Henry Purcell's short opera Dido and Aeneas, concise and seemingly perfect in its proportions, has the kind of simplicity that stirs disagreement over interpretation. This release by Britain's period-instrument Armonico Consort goes toward one extreme, but its sheer high spirits are likely to find favor with everyone except for those who like a very sober approach to the opera. Some might think of director Christopher Monks as a kind of British counterpart to the Italian musicians who have been bringing crackling high energy to Baroque opera and instrumental music. Here is a performance that emphasizes not only the tragedy, but also the low comedy in Purcell's score, and if the antics of the witches' trio are a bit broad, listeners can be assured they won't be bored. Ultimately Dido and Aeneas stands or falls on its Dido, and here the news is very good: mezzo-soprano Rachael Lloyd brings a profoundly human quality to the role. There have, to be sure, been bigger voices in the part, but given the modest confines of the work's original performance Lloyd's dimensions are probably preferable, especially in a reading that aspires to historically informed performance. Beyond its individual beauties, this is a performance that hangs together in an indefinable but very satisfying way.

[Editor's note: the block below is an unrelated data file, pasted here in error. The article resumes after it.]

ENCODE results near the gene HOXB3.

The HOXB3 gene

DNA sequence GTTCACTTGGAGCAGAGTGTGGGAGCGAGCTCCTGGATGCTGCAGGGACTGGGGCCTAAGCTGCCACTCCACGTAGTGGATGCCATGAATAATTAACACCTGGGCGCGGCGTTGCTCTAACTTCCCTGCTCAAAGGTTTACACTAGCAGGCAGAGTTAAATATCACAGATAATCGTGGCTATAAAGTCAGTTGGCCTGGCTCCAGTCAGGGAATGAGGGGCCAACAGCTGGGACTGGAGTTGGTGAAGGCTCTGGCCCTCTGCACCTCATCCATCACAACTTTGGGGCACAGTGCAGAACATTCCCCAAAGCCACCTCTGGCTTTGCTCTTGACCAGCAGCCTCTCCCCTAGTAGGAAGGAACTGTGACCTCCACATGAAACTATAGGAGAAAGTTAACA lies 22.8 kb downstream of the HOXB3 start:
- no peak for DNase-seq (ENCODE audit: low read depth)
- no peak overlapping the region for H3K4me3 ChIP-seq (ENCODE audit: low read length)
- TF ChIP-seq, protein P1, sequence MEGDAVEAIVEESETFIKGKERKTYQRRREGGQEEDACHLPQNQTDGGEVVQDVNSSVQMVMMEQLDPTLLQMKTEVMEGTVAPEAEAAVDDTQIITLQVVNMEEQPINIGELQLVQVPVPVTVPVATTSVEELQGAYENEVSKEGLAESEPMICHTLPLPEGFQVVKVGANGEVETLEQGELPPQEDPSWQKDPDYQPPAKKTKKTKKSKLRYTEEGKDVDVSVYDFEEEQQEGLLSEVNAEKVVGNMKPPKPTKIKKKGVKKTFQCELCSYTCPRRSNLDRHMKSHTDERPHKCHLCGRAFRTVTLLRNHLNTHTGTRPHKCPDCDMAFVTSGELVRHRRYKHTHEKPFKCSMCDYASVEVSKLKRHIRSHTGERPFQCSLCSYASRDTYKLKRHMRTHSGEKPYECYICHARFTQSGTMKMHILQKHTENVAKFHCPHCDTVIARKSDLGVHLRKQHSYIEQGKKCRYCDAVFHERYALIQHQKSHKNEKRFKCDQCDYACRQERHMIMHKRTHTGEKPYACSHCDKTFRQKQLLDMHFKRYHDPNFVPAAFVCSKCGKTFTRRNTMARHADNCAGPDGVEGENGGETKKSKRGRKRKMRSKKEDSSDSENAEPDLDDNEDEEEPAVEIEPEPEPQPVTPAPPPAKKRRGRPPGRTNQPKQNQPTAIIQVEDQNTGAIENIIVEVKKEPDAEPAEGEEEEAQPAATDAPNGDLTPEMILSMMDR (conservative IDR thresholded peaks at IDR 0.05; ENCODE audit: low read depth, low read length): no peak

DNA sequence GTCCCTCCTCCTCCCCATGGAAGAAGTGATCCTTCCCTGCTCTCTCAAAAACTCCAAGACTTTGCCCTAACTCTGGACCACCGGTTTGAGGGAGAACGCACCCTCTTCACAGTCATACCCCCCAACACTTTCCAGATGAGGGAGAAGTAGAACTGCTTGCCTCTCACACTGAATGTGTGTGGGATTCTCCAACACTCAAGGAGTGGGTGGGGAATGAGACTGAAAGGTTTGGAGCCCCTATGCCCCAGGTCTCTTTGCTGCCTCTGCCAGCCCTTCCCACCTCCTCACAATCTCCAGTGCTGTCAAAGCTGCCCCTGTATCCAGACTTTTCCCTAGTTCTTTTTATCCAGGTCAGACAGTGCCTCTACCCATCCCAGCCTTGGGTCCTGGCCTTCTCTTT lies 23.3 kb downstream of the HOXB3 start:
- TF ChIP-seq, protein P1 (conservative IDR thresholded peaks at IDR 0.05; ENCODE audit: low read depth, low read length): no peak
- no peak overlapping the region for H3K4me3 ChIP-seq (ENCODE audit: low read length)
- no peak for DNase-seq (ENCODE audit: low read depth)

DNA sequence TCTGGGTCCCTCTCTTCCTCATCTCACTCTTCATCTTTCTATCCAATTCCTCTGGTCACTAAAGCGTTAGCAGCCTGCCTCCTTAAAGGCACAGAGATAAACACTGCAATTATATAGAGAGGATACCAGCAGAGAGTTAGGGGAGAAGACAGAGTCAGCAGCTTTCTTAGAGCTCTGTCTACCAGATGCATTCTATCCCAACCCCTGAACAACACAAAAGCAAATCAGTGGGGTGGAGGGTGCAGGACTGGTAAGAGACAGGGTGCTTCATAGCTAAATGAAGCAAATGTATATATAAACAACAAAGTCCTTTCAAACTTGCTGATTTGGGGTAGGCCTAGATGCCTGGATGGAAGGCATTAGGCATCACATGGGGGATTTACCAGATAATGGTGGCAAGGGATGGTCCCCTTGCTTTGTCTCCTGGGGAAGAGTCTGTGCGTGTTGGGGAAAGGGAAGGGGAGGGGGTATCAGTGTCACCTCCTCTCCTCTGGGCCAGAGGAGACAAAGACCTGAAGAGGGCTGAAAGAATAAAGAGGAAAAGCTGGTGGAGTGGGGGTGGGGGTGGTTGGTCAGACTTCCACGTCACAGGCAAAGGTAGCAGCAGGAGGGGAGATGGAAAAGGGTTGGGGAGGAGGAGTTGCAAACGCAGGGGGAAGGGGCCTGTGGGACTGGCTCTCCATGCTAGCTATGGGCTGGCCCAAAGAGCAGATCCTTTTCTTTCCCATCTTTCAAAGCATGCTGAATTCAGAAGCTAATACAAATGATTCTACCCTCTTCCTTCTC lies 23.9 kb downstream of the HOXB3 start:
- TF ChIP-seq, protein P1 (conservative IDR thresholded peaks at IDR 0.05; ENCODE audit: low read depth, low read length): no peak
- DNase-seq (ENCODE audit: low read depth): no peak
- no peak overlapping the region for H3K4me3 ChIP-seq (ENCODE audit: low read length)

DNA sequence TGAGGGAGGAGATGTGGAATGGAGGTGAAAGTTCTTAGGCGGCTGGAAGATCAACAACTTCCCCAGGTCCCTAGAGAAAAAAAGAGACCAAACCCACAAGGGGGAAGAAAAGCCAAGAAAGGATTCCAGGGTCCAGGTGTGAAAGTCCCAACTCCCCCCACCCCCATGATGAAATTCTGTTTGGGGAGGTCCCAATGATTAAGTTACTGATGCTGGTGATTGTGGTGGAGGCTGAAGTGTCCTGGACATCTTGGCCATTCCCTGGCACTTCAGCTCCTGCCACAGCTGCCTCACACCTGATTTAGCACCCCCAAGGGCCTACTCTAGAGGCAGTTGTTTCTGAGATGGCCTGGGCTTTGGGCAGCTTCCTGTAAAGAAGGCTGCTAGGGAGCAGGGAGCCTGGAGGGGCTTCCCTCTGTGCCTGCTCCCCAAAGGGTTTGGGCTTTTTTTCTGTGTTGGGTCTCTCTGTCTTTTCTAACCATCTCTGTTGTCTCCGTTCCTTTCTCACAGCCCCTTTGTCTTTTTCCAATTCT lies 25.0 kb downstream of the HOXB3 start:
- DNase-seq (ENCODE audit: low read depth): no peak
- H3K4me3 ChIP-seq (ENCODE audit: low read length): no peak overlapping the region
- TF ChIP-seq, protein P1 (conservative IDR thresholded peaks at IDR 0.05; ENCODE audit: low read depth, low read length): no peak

AllMusic Review by James Manheim
|Dido and Aeneas|